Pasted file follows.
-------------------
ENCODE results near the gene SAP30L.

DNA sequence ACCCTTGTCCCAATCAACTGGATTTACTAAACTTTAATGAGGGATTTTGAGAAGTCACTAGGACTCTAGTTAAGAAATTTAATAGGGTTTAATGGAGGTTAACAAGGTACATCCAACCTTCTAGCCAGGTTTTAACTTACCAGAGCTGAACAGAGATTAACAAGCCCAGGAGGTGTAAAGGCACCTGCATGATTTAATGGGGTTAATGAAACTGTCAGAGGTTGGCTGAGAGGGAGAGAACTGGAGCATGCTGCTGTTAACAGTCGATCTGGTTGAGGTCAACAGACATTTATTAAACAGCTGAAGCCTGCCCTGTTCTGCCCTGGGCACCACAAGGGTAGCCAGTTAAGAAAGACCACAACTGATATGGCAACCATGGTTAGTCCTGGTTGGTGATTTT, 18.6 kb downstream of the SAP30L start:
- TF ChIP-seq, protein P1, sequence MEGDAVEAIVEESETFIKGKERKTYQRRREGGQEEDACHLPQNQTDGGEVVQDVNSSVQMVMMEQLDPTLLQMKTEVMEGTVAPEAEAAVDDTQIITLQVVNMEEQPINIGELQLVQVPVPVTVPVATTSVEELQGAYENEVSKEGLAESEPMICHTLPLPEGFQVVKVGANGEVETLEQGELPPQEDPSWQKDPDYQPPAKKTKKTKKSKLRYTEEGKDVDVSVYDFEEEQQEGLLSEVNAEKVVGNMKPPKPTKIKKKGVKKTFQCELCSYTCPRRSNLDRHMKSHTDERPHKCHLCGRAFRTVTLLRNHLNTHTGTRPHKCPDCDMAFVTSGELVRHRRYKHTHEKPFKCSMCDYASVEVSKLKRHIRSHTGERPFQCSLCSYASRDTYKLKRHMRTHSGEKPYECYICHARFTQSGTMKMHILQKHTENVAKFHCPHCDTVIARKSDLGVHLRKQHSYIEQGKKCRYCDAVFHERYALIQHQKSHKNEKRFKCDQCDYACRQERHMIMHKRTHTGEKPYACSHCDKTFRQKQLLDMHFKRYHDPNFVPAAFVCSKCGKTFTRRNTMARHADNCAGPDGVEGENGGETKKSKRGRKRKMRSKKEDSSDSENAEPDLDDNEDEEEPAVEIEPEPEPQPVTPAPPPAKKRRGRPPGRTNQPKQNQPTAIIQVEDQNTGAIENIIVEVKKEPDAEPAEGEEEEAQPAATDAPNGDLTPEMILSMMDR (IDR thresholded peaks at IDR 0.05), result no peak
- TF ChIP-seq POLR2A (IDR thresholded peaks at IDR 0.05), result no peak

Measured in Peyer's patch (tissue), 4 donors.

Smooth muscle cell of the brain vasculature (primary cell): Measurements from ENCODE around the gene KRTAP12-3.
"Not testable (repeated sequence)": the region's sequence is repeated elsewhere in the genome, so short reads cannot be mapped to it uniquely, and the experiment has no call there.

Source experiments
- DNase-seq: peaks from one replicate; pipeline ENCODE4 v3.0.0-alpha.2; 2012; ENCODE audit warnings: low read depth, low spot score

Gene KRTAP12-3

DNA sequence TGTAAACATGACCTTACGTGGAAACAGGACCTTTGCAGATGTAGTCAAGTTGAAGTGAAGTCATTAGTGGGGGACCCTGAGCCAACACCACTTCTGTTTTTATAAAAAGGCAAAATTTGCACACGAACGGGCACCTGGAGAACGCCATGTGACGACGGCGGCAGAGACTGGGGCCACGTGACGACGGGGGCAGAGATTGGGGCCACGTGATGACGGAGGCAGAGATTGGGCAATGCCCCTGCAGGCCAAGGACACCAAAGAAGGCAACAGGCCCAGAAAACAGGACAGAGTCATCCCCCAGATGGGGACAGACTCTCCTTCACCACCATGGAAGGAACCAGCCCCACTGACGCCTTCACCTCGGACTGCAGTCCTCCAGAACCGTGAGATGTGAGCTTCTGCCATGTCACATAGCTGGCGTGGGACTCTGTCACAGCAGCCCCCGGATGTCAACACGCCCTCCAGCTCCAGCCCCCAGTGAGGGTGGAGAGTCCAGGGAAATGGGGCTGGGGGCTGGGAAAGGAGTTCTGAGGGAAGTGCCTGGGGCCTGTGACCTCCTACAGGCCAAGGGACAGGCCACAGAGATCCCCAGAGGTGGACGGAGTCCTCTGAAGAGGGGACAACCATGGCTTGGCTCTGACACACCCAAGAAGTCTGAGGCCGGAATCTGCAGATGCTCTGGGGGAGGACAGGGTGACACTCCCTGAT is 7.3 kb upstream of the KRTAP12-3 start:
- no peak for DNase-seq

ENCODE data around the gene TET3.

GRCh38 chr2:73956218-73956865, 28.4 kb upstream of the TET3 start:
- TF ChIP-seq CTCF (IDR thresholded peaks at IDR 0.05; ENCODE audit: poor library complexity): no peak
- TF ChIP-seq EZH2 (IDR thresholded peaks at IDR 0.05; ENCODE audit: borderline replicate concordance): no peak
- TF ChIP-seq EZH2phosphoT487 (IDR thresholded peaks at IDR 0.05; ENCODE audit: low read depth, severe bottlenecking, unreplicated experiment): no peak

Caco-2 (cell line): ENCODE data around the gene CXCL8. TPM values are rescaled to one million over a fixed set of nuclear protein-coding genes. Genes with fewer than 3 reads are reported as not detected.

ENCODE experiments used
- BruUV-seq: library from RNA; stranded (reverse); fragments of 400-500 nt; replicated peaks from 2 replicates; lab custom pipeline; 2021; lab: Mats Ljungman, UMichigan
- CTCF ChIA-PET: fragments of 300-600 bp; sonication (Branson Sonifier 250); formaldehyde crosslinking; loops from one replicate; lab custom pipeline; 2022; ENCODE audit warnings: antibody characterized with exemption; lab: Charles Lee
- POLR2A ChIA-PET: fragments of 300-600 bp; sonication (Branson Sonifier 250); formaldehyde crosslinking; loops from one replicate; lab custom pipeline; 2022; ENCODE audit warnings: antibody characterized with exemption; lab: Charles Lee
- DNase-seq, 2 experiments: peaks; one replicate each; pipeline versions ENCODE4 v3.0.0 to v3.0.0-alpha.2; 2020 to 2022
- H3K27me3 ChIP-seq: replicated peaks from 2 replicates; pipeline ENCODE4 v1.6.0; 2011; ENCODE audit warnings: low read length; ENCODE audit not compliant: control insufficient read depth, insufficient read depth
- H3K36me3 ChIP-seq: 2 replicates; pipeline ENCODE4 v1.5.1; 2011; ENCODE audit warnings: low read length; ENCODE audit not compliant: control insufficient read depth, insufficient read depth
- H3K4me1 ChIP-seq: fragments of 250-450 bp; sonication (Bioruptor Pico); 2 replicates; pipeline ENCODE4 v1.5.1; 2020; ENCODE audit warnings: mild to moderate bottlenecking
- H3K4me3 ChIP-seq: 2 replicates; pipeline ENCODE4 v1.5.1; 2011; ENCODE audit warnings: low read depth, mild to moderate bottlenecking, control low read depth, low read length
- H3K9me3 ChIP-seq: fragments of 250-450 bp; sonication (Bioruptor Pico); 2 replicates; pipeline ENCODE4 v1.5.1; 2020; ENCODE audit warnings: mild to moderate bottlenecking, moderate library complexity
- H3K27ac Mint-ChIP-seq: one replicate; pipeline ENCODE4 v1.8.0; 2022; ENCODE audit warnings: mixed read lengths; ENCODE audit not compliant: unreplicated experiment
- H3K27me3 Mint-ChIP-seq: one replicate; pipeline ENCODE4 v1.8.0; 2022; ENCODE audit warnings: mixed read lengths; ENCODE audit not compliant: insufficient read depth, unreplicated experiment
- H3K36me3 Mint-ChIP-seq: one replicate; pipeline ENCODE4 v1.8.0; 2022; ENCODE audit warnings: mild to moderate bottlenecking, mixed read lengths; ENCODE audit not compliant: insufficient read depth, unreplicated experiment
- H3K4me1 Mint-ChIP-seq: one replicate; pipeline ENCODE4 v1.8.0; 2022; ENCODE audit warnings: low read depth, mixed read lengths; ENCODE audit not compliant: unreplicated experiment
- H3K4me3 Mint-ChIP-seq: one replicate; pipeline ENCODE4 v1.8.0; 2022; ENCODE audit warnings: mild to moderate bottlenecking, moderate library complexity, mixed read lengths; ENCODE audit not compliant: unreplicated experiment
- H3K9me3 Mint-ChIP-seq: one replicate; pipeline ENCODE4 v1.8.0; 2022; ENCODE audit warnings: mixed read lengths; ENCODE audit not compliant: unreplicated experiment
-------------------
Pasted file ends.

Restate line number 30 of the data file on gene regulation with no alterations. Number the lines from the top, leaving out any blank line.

- H3K27me3 Mint-ChIP-seq: one replicate; pipeline ENCODE4 v1.8.0; 2022; ENCODE audit warnings: mixed read lengths; ENCODE audit not compliant: insufficient read depth, unreplicated experiment